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A.R.T.’s ‘Wild Swans’ is a riveting account of contemporary China

“Wild Swans” is a visually stunning spectacle that gets more intriguing every time you revisit the experience.

“Wild Swans” is a visually stunning spectacle that gets more intriguing every time you revisit the experience.

And you will revisit it often, as the world-premiere stage adaptation of Jung Chang’s best-selling epic memoir is rife with potential dialogue about everything from its stellar production values to the evolution of life in contemporary China.

Spanning four decades and five acts, “Wild Swans” chronicles the lives of a mother, daughter and grandmother whose hopes and dreams are as volatile as the political climate of a country experiencing the Communist Revolution, Cultural Revolution and subsequent emergence into world power. All in a neatly-packaged, intermission-free 90-minutes that unfold in panoramic fashion.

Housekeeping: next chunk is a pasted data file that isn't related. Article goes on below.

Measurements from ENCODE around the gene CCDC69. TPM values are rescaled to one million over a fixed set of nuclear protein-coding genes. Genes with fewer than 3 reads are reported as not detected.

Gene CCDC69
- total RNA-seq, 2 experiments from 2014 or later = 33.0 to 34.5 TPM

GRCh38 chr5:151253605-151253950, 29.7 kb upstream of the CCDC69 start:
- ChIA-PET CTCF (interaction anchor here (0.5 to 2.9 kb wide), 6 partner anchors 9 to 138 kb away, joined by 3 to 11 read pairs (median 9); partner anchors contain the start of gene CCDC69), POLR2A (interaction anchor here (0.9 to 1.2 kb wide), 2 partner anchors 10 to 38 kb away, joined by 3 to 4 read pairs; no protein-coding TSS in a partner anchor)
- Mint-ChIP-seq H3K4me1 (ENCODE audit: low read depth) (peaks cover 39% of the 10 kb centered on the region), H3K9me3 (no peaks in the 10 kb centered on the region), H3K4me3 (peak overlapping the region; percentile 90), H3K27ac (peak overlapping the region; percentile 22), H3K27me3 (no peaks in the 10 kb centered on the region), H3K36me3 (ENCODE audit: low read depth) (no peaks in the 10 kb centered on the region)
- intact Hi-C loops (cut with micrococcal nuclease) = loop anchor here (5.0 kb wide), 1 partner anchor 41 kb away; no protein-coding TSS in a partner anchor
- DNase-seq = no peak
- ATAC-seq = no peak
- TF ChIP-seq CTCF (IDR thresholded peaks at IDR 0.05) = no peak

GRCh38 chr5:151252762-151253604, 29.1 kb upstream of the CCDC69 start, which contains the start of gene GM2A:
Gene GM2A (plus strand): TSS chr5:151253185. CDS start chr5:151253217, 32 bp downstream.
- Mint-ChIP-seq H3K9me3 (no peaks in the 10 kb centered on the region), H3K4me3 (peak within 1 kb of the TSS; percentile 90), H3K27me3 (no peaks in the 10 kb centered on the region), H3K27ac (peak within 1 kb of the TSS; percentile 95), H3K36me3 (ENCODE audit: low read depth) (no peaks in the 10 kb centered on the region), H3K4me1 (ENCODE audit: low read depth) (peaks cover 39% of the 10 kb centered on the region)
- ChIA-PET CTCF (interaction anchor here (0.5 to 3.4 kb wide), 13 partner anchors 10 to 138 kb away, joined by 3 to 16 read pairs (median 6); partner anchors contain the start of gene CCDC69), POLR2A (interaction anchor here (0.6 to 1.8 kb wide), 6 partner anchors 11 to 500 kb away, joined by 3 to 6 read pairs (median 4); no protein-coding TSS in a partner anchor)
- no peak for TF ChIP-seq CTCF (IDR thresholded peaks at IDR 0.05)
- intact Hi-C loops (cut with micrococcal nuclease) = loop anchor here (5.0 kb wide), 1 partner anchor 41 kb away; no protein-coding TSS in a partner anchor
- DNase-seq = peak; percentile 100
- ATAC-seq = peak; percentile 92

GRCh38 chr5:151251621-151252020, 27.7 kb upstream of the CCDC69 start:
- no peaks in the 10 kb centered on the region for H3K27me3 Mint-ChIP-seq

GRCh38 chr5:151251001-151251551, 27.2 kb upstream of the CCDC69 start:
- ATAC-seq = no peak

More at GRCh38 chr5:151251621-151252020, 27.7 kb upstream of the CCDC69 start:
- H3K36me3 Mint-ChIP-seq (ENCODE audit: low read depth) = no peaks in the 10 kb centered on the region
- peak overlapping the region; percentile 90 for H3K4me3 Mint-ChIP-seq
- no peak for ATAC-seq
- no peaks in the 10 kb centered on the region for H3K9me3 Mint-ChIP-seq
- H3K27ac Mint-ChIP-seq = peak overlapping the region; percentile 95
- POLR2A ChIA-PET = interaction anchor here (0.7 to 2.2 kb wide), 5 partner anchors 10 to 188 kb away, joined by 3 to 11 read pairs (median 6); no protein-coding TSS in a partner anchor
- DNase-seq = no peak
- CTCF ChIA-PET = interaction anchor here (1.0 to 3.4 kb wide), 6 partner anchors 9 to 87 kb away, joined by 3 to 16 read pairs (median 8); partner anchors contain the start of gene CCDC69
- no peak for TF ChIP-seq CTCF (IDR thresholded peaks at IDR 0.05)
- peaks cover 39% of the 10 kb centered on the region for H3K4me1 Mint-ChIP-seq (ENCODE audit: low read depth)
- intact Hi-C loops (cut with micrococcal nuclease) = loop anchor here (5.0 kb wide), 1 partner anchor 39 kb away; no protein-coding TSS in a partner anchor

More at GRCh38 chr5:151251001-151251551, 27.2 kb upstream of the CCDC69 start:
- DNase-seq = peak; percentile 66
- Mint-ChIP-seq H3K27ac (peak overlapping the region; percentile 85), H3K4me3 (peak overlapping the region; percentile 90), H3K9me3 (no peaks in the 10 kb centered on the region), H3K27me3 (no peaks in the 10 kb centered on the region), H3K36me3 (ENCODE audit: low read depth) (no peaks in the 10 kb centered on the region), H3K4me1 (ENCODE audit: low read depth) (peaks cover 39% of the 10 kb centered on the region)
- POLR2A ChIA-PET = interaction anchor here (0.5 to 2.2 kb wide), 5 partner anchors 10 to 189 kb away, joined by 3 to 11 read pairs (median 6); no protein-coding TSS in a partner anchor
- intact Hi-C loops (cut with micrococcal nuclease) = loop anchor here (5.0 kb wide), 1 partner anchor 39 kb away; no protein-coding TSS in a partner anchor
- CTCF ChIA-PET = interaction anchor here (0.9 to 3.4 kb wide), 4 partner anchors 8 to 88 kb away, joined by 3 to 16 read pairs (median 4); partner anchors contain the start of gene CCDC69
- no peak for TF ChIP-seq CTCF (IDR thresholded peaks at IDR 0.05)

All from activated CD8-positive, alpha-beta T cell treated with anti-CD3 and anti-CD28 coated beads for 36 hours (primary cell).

Each scene change is impeccably orchestrated by workers (actors) who move set pieces, shovel dirt and engineer a revolution with an ideological mob mentality that many clung to until it was too late.

It would have been easy to cash in on marquee value for this co-production of the A.R.T., London’s Young Vic Theatre and Actors’ Touring Company. Katie Leung, who plays Er-Hong, was Harry’s first love interest in a little film franchise called “Harry Potter.” But Leung, like everyone and everything else in this grand scale production, is just another essential moving part in the story.

At times it feels like there’s a bit of an emotional disconnect between the audience and the characters that might look like an acting misstep. But it feels more deliberate than accidental and could actually be an intentional cultural manifestation. Form your own opinion.

One of the best things about “Wild Swans” is that it leaves so many things open for thoughtful analysis and potential discussion that you’ll certainly run out of time long before you’ll run out of postshow dialogue.

Plot points

“Wild Swans” is adapted from Jung Chang’s 1991 memoir which chronicles the lives of Chang, her mother and grandmother as they navigate their way through the rise and fall of Mao Zedong’s regime. Family loyalty and political beliefs clash as they grapple with poverty, home invasions, death and the fallout from cultural revolution.